VINO DULCE NATURAL: naturally sweet wine made from the Pedro Ximénez or Moscatel grapes, fortified after the partial fermentation of grapes left to shrivel in the sun (soleo). These are rich, heady, highly viscous wines that can contain dizzying levels of residual sugar (350g/L + for many PX wines).

BLENDED SHERRY: in this style, dry Fino, Amontillado or Oloroso is blended with sweet Vino Dulce Natural (or concentrated grape must). Depending on the Sherry style used and the sweetness level, these wines are labelled pale cream (off dry), medium (slightly sweet) or cream (lusciously sweet)

If you find yourself grabbing your keys, eager to go out and buy a Sherry to taste tonight, here are a few suggestions (What do VW, PW and LW mean?  Click on my wine scoring system to find out):

Tio Pepe Extra Dry Fino – 90pts. VW

According to Sherry expert César Saldaña, Director of the Regulating Council of the Sherry appellation (DO), Tio Pepe is a classic example of well-made Fino. Brilliant pale straw, with aromas of baker’s yeast, green apple and fresh almonds. Sharp, bone dry and precise on the palate, with a clean, zesty finish. Aged in barrel for a minimum of 4 years.

Where to Buy: SAQ (18.80$), LCBO (17.95$)

Valdespino “Deliciosa” Manzanilla – 88pts PW

Pale straw colour. Delicate chamomile flower and orchard fruit notes are underscored by baker’s yeast and nutty aromas. Bone dry, with a tangy saline note on the palate and a clean, linear structure through to the medium length finish. Aged 5 years in a 7 tier solera system.

Where to Buy: LCBO (24.00$), try “La Gitana” Manzanilla at the SAQ (21.25$)

Bodegas Hidalgo “Napoleon” Amontillado – 87pts. PW

Pale amber in colour. Somewhat restrained nose with hints of yeast, mingled with grilled almond, caramel, woody and spiced notes. Very dry on the palate, with medium body and warming alcohol.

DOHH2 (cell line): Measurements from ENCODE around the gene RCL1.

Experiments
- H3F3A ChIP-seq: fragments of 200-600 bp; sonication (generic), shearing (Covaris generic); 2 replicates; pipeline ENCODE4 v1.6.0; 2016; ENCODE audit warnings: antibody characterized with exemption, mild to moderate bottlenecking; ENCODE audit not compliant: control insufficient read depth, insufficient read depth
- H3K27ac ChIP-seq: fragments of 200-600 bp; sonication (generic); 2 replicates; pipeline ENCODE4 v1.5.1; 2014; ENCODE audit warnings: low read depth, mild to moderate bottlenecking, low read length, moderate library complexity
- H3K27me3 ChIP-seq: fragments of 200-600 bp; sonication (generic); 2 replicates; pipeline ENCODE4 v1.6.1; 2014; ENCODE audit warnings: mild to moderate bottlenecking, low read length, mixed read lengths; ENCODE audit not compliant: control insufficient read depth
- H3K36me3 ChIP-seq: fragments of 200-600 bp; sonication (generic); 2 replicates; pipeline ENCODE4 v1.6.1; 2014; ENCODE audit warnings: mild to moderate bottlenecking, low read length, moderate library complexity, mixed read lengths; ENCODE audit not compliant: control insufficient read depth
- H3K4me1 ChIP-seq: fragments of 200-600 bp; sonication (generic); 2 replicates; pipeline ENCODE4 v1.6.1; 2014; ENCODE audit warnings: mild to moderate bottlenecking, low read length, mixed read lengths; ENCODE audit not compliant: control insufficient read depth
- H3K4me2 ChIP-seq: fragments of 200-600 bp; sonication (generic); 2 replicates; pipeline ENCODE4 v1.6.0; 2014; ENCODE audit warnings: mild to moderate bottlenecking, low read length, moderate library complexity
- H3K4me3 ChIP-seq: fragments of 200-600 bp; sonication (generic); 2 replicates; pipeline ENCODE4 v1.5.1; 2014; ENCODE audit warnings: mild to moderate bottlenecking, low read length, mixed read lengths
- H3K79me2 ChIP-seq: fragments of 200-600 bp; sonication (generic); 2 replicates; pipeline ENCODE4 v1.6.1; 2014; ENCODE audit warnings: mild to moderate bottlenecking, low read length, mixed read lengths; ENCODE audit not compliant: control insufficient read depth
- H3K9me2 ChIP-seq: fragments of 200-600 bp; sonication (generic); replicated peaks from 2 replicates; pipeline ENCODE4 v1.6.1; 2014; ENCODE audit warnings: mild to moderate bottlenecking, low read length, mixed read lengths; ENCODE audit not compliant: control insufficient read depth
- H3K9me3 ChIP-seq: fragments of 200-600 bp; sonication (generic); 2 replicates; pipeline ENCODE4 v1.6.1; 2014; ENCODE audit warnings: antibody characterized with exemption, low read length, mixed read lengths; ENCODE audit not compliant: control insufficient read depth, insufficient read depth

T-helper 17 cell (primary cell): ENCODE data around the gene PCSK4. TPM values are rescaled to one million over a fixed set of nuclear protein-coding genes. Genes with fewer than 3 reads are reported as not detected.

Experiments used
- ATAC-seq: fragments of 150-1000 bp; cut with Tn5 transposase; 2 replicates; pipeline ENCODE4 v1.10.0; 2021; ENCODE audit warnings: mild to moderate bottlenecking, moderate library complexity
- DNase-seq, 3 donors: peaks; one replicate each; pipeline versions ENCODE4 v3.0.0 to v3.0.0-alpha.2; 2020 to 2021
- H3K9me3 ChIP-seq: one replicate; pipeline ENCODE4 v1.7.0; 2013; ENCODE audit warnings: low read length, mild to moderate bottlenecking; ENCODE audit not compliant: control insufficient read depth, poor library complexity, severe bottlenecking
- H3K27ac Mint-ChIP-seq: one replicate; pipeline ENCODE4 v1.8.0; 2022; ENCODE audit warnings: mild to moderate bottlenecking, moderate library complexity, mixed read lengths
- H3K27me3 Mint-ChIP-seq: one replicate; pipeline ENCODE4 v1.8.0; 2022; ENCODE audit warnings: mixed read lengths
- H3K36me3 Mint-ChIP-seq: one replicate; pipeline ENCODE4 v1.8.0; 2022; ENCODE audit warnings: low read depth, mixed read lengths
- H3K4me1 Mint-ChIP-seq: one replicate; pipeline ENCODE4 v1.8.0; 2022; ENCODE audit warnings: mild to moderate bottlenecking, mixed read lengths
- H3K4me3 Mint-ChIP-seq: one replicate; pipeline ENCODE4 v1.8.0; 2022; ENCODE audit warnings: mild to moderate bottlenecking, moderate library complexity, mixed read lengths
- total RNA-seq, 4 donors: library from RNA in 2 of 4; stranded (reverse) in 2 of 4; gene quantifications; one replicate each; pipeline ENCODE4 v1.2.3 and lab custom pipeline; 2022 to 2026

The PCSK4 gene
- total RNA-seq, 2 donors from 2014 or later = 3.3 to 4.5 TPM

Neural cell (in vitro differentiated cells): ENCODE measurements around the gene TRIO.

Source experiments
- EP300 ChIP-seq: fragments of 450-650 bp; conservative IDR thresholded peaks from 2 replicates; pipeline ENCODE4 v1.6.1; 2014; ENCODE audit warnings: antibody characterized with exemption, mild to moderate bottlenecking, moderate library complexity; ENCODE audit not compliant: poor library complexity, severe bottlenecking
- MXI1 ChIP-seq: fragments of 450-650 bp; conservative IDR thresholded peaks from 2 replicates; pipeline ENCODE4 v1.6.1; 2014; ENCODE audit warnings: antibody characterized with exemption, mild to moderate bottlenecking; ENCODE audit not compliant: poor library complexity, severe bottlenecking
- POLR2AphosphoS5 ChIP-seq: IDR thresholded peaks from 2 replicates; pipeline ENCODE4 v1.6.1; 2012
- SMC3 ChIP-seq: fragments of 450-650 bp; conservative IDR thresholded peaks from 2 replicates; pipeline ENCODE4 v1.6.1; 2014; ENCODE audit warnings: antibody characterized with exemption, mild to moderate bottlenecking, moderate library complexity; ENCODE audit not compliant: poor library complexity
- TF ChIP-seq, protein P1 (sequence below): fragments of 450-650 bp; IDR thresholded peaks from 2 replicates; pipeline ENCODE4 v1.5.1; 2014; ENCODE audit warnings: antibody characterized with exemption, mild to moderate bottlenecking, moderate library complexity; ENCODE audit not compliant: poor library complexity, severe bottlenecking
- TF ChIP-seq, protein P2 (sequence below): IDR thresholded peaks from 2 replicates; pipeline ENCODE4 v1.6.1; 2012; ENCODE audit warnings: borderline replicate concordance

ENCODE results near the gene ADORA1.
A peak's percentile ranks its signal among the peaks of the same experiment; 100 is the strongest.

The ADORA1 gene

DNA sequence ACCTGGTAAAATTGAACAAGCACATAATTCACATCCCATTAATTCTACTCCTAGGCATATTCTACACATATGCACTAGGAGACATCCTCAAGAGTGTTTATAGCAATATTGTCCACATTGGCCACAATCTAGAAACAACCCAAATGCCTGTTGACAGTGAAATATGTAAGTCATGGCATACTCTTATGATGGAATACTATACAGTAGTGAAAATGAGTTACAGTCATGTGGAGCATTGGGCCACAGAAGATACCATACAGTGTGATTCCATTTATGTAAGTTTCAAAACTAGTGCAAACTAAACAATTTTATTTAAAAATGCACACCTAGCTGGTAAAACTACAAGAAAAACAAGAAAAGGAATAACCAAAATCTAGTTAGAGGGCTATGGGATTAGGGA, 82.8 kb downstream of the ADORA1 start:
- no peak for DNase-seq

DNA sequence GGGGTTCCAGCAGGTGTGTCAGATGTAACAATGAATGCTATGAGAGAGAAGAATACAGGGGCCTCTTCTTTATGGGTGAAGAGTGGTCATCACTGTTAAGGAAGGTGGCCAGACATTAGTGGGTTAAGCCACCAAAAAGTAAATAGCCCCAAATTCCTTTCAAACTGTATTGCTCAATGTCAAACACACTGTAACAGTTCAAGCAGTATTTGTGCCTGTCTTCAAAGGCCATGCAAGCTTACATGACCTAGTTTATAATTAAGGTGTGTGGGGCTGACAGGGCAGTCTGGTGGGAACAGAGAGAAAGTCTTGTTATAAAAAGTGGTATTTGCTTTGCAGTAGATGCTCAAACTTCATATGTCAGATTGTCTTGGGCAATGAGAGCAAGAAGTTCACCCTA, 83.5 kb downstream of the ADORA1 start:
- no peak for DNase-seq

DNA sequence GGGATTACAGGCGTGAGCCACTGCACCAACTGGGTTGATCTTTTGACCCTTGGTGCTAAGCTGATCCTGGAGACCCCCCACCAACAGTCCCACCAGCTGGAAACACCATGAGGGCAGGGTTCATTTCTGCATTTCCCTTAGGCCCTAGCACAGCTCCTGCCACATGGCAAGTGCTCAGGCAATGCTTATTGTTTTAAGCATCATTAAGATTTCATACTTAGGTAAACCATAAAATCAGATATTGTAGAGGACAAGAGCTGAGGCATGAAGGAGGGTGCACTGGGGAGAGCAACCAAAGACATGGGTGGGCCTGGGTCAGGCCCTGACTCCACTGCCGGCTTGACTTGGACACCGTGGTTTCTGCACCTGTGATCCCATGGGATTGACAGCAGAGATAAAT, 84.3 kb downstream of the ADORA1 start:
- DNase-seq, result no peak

Where to Buy: LCBO (23.00$), 

González Byass “Alfonso” Seco Oloroso – 91pts VW

Pale amber in colour. Intense woody, spiced notes feature on the nose, with undertones of hazelnuts, leather and caramel. Rich, rounded and full bodied, with a dry, lifted finish.

Where to Buy: LCBO (20.00$)

Bodegas Lustau “Peninsula” Palo Cortado – 91pts PW

Medium amber in colour. Elegant, complex aromas of cinnamon, nutmeg, marzipan and citrus, overlaid with woody notes. Crisp and fresh on the medium bodied palate, with attractive baker’s yeast notes on the dry, lingering finish.

Where to Buy: LCBO (35.00$), try Lustau Almacenista Palo Cortado Vides at the SAQ (35.25$)

Gonzalez Byass Del Duque VORS Amontillado – 93pts LW

VORS on a label means “very old rare Sherry”. These fine wines are aged for 30 years or more. This outstanding example is medium topaz in colour. Intense, and highly complex with aromas of dried fruit, grilled nuts, mixed spice, leather and caramel on the nose. Crisp, dry and richly textured, with excellent concentration of flavours. The finish is very long with nutty, yeast and dried orange peel notes.

Where to Buy: LCBO (40.00$, half bottle)